Air freight: eastbound rates soar as Euro carriers suspend or re-route
The air freight market is becoming increasingly paralysed and expensive as more airlines suspend flights ...
Serious problems at troubled South African Airways left a gap in the cargo market – which Kenya Airways has been quick to fill.
Last week. the Kenyan carrier said it had begun operating direct freighter services out of Johannesburg to other southern African cities, bypassing its Nairobi hub, and adding Maputo, Harare, Lilongwe, Lusaka and Dar es Salaam.
The carrier has two 737-30Fs in its fleet, but has in the past worked with SkyTeam partner AF-KLM on widebody freighter services to Amsterdam. However, a spokesperson for KLM confirmed that this part of their joint-venture “has been suspended”, but he would not be drawn on details.
Kenya Airways has also used its passenger aircraft extensively for cargo-only flights.
And it has expanded its focus in the Middle East, in June launching a direct freighter service from Mombasa to Sharjah.
“Our customers truck seafood and vegetables from Mombasa and Malindi to Nairobi, taking up to 12 hours to come and connect out of Nairobi for freight that should only take four-to-five hours to the UAE,” said Dick Murianki, director of Kenya Airways Cargo.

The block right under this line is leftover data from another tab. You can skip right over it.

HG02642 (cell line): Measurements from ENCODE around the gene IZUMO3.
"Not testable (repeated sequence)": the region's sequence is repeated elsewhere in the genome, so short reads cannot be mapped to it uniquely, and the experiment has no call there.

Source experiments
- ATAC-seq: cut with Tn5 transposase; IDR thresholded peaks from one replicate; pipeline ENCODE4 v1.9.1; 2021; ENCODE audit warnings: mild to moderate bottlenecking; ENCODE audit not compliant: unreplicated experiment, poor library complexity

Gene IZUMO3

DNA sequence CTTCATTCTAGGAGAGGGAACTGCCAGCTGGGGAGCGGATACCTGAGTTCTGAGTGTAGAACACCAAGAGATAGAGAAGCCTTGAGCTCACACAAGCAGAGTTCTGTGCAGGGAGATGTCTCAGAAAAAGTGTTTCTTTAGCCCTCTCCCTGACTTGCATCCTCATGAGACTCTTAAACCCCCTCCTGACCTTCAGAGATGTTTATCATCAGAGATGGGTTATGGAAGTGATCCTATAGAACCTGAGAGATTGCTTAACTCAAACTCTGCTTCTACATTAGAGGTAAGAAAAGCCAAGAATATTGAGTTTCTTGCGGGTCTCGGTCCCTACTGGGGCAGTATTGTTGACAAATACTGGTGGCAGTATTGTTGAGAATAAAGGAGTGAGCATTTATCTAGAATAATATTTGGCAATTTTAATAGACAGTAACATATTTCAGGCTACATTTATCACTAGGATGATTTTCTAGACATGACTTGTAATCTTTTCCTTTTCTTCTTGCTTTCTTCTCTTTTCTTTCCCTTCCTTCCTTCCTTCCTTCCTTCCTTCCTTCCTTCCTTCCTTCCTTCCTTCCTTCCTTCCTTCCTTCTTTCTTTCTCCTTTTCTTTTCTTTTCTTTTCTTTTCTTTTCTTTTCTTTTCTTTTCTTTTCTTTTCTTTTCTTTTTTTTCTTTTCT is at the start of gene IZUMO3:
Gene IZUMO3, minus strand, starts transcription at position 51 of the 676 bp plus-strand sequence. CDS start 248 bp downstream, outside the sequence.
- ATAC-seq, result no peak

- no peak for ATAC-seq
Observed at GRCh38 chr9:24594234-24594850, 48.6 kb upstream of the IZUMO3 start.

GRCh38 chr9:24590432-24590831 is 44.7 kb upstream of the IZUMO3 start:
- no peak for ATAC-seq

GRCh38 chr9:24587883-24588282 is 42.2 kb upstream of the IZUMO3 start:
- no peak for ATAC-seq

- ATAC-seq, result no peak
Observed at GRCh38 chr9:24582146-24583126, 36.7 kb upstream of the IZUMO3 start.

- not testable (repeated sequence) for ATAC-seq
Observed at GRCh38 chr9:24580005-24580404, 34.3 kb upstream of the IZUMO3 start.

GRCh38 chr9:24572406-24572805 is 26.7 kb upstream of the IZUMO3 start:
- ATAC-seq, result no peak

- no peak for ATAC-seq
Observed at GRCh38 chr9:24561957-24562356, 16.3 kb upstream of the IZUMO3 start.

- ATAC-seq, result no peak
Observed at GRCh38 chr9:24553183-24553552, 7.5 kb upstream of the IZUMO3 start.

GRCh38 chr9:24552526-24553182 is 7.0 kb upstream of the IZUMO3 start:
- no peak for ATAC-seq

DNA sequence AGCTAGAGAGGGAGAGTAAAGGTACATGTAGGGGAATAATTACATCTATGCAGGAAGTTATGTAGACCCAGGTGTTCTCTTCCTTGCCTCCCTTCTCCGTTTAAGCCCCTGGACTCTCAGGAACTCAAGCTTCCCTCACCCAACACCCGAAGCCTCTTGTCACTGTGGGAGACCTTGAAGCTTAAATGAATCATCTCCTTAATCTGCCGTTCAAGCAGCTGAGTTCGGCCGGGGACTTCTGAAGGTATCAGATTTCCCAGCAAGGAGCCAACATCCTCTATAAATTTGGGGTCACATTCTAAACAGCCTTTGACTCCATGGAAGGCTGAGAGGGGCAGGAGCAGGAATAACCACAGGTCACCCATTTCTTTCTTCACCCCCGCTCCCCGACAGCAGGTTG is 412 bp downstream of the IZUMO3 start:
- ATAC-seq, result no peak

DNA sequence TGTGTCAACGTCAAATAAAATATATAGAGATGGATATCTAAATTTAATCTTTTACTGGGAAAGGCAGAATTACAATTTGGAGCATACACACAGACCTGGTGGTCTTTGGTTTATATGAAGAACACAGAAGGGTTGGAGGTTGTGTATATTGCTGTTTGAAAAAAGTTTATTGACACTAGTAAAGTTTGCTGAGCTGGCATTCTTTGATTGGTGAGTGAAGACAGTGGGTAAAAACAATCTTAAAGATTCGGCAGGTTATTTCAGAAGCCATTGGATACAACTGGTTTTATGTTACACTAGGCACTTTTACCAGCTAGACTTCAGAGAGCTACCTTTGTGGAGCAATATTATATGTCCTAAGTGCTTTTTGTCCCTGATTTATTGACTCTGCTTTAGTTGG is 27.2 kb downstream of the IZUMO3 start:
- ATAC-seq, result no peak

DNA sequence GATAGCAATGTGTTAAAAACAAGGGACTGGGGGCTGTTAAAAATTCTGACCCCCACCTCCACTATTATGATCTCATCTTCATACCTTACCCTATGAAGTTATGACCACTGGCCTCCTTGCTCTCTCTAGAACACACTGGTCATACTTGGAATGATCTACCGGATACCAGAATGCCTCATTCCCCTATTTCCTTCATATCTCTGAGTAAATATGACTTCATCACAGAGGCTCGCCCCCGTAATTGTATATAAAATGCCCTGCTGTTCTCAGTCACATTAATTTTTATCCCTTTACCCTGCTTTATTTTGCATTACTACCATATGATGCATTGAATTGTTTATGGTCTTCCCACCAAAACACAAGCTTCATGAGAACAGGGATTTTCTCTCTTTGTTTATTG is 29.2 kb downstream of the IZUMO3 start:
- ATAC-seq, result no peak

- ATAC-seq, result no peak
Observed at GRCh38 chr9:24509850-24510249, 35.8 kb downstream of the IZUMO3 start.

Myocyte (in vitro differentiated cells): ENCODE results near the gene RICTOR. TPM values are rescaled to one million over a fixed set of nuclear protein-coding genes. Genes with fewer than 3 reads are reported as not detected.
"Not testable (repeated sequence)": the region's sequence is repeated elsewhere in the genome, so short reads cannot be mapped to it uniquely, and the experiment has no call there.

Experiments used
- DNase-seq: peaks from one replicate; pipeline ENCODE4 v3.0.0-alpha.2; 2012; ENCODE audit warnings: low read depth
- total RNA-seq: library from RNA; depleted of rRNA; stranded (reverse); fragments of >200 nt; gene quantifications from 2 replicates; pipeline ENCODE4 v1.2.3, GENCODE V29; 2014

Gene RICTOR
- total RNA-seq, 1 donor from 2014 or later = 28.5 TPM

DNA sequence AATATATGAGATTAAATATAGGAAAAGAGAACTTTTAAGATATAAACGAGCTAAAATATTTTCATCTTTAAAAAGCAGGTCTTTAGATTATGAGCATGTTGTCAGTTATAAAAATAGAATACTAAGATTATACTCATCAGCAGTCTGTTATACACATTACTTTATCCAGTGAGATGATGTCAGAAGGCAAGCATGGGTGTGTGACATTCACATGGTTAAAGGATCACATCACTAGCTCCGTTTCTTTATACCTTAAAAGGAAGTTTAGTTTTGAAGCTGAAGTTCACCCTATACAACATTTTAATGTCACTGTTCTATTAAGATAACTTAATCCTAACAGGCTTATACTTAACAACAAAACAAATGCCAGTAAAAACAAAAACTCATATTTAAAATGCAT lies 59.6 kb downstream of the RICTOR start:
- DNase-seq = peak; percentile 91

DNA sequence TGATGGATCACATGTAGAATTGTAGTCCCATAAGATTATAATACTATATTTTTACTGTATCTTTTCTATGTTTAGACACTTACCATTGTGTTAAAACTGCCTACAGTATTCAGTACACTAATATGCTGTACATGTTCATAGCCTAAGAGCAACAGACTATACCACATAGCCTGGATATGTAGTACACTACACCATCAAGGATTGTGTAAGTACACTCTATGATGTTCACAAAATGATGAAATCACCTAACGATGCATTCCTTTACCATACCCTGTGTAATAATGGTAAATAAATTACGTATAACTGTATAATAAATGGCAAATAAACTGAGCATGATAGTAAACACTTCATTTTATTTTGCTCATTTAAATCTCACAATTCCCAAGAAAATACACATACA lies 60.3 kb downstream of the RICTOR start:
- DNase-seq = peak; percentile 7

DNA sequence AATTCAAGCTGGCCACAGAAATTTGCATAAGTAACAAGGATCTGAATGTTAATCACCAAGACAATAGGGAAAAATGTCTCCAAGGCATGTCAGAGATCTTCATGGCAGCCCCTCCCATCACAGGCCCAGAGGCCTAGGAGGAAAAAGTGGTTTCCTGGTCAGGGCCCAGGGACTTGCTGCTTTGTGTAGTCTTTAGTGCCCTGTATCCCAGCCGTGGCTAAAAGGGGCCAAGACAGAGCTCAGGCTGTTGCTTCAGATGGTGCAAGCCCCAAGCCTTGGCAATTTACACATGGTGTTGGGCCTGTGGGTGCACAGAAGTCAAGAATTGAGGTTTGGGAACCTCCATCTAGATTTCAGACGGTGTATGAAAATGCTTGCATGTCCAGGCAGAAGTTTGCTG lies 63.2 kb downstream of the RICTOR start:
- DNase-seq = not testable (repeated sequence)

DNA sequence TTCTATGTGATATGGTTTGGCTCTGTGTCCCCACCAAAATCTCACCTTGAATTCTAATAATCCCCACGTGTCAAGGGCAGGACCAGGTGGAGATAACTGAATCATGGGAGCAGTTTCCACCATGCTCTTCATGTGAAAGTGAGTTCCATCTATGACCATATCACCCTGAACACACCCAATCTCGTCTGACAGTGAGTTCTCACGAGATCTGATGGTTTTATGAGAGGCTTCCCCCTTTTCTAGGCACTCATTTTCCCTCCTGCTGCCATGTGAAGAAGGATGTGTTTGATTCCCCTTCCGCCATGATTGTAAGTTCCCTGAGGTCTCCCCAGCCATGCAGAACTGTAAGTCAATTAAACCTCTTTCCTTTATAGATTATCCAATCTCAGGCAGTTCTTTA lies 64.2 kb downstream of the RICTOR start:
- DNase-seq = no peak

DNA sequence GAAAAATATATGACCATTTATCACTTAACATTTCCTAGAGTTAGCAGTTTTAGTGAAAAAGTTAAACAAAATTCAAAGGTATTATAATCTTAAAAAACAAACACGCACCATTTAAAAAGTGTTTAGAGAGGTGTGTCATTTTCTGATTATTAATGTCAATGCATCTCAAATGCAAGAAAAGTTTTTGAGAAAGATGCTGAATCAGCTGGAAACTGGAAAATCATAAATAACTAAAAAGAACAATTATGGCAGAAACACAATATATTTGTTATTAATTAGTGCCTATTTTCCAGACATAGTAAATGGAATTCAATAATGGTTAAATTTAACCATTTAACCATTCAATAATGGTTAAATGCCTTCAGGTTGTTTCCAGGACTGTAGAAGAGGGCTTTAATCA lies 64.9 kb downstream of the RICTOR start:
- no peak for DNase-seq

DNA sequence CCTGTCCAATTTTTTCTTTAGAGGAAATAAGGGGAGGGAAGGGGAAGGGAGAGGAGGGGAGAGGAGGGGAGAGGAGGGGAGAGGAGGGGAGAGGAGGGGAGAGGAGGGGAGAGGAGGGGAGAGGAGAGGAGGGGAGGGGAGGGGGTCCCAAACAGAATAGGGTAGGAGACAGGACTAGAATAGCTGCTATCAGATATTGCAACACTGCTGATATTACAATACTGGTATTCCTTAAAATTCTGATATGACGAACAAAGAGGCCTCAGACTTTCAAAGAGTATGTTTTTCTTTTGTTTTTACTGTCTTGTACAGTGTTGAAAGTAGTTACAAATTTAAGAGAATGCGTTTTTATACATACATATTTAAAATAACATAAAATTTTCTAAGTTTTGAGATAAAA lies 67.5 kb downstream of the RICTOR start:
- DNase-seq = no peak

“So we thought, why not take our aircraft directly to the coast to uplift the cargo. We want to be a bridge between our coastal region and the UAE and other regions. We’re not limiting ourselves to the UAE.
“We are not anchored in Nairobi. Yes, it is our main hub, but we want to grow our [cargo] business. We mean business in Southern Africa and we mean business in cargo,” he said.
Rival SAA, meanwhile, is floundering among unpaid wages and allegations of corruption.
While administrators for the carrier have received ZAR1.5bn ($97.9m), they have been unable to use the funds as the government required, owing to the Labour Relations and Companies Act. Unpaid staff – third in line to be paid after business rescue costs, and lenders – are now picketing the carrier’s head office.
Unions also claim SAA executives should face criminal charges for their “lack of action in the face of white-collar crime at the carrier”.